Sustaining the Yangtze River
As China’s energy needs escalate, more and more dams are being planned for hydropower.
Non-sustainable development in China has deteriorated the health of the Yangtze River, threatening the health and safety of the people dependent on the river . . .
. . . and extraordinary species like the Yangtze river dolphin now thought extinct.
Even some of the most commonly consumed species in China, like the four Chinese carp species, have shown declines of up to 90% in some reaches of the Yangtze.
These four carp species have been a major food staple for people in China for nearly 2000 years and supply the main source of protein for tens of millions of Chinese people.
As one of the world’s leading freshwater conservation organizations, the Conservancy is working with the Chinese government and major hydropower companies to improve practices on the Yangtze River.
In an effort to restore populations of these economically important fish, we are working with partners on a project to tag,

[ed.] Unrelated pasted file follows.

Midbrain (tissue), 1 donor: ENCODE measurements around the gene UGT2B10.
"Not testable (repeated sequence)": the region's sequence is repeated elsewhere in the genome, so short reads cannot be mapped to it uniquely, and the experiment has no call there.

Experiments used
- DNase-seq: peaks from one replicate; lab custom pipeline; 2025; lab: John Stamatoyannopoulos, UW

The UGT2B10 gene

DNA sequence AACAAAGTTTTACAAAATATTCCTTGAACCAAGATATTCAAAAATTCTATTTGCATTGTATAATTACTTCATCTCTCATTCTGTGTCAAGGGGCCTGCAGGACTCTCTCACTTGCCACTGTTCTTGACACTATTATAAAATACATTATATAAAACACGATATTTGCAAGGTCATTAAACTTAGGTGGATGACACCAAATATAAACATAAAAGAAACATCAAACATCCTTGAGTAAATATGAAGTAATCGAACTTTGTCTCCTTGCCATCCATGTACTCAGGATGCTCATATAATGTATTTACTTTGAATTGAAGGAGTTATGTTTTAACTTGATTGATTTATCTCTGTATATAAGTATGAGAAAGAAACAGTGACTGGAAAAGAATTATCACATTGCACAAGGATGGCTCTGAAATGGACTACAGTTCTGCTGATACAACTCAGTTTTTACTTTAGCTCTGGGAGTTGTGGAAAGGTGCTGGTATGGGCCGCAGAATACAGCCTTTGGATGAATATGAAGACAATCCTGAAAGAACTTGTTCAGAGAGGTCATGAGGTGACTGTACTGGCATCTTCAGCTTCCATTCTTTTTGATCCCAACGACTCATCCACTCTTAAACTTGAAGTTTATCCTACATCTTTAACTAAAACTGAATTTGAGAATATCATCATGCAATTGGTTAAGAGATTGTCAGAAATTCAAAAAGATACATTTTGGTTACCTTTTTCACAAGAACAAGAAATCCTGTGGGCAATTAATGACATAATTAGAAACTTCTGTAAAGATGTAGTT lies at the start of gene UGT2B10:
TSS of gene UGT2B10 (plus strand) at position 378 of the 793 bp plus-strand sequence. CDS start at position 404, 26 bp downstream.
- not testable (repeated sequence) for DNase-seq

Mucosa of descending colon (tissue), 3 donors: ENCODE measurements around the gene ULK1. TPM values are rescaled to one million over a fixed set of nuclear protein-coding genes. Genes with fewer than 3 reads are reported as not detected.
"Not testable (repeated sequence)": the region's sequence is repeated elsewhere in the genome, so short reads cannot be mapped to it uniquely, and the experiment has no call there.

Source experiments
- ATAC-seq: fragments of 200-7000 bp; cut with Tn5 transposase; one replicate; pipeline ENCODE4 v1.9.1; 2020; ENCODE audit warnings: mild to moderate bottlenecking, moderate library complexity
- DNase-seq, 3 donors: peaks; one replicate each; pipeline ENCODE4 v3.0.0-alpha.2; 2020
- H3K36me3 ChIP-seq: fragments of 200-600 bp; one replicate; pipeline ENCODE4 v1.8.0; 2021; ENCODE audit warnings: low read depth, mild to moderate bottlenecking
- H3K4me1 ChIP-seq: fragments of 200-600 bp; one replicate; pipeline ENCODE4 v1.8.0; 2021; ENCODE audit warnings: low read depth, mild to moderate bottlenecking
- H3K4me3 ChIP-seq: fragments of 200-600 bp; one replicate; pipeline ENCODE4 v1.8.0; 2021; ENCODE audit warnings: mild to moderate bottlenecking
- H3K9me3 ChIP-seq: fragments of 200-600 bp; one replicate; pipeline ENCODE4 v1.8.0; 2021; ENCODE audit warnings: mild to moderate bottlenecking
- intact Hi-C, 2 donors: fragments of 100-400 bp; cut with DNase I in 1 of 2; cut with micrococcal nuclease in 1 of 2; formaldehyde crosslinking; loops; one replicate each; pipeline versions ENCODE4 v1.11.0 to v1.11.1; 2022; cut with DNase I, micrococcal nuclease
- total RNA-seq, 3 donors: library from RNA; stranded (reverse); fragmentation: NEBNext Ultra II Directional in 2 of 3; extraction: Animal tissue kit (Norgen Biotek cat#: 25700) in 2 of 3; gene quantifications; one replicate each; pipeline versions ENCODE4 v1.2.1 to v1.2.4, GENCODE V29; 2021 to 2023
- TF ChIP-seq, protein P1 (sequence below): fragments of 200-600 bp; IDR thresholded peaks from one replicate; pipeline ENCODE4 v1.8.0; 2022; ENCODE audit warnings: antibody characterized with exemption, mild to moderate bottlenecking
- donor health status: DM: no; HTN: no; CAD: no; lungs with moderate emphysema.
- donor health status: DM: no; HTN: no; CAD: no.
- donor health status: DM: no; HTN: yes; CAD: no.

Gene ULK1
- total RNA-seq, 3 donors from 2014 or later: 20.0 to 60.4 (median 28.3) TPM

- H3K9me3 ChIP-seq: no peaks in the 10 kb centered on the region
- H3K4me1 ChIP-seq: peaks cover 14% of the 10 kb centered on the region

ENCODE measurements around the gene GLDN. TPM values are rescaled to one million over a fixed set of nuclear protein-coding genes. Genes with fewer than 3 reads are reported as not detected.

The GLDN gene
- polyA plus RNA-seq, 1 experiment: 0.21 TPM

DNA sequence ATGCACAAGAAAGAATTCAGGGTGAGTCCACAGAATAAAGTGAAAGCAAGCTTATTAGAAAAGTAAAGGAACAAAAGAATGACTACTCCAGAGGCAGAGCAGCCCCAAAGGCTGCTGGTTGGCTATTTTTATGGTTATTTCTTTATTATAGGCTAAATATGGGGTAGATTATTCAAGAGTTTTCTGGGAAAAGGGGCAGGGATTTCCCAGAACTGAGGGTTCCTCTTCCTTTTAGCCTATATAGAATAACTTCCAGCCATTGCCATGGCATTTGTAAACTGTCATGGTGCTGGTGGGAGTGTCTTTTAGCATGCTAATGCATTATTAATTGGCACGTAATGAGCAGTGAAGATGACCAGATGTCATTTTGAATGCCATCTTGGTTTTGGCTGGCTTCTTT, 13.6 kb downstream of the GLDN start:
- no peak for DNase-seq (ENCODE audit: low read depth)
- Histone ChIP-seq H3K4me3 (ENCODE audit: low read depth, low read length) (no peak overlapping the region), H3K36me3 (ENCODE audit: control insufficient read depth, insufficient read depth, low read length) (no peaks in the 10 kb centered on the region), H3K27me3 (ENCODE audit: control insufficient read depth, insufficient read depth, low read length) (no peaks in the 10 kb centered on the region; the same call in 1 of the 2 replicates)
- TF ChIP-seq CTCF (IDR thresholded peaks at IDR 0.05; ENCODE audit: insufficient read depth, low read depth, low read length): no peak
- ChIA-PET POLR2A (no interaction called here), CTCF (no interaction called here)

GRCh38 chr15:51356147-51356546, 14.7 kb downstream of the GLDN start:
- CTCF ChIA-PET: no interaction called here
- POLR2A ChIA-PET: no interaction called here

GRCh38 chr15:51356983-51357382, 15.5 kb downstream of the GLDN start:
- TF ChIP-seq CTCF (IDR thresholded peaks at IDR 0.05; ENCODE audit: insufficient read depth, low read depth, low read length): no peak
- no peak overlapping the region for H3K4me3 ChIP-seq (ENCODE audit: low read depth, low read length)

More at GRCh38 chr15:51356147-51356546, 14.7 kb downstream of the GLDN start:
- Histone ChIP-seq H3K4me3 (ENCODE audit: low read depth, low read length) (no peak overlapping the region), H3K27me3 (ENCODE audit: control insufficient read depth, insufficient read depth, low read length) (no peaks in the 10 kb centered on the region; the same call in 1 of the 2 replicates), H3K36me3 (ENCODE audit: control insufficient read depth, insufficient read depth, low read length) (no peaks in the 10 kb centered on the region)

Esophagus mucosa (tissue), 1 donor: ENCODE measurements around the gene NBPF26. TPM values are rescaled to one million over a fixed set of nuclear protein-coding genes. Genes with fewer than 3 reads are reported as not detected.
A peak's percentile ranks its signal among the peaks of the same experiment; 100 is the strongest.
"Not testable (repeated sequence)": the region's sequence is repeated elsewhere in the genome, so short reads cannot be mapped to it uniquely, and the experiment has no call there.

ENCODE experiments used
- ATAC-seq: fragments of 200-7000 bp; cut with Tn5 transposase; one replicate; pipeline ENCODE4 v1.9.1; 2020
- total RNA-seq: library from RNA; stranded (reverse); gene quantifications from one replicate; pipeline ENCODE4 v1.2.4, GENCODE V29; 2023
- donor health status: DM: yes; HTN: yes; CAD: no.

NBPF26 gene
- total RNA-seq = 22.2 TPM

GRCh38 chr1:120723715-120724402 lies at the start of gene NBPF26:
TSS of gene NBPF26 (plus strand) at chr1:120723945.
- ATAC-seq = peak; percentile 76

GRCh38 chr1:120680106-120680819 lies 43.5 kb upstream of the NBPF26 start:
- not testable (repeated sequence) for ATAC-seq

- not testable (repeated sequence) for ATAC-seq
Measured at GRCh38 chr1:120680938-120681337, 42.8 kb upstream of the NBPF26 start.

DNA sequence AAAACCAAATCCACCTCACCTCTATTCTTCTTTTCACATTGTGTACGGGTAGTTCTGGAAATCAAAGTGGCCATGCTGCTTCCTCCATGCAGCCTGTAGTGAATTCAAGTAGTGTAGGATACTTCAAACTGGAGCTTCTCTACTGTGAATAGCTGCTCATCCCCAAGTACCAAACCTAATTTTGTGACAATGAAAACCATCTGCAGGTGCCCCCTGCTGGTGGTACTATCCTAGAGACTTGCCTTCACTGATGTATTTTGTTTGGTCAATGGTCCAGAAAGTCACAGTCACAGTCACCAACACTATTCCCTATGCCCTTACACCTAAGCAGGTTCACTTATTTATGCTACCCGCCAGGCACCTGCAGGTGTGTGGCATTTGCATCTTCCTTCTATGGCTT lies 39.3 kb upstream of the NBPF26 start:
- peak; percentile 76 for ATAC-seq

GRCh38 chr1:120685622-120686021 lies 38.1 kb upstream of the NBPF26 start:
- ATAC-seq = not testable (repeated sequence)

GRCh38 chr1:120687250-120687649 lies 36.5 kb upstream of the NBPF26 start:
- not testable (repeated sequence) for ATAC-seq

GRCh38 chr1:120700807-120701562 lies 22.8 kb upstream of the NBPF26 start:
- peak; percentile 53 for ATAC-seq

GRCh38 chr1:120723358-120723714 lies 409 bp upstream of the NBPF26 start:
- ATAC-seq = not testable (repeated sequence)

and monitor these fish to better understand their behavior and the effectiveness of the fish release efforts.
As a part of this effort, the Conservancy is also working with the Three Gorges Dam to release excess water to mimic seasonal flood waters that trigger breeding in these carp species.
These efforts have made a positive impact on the health of the river and of depleted fish populations,
and has contributed to the goal of balancing the need for hydroelectric power with the need for other services a healthy river provides to people and nature.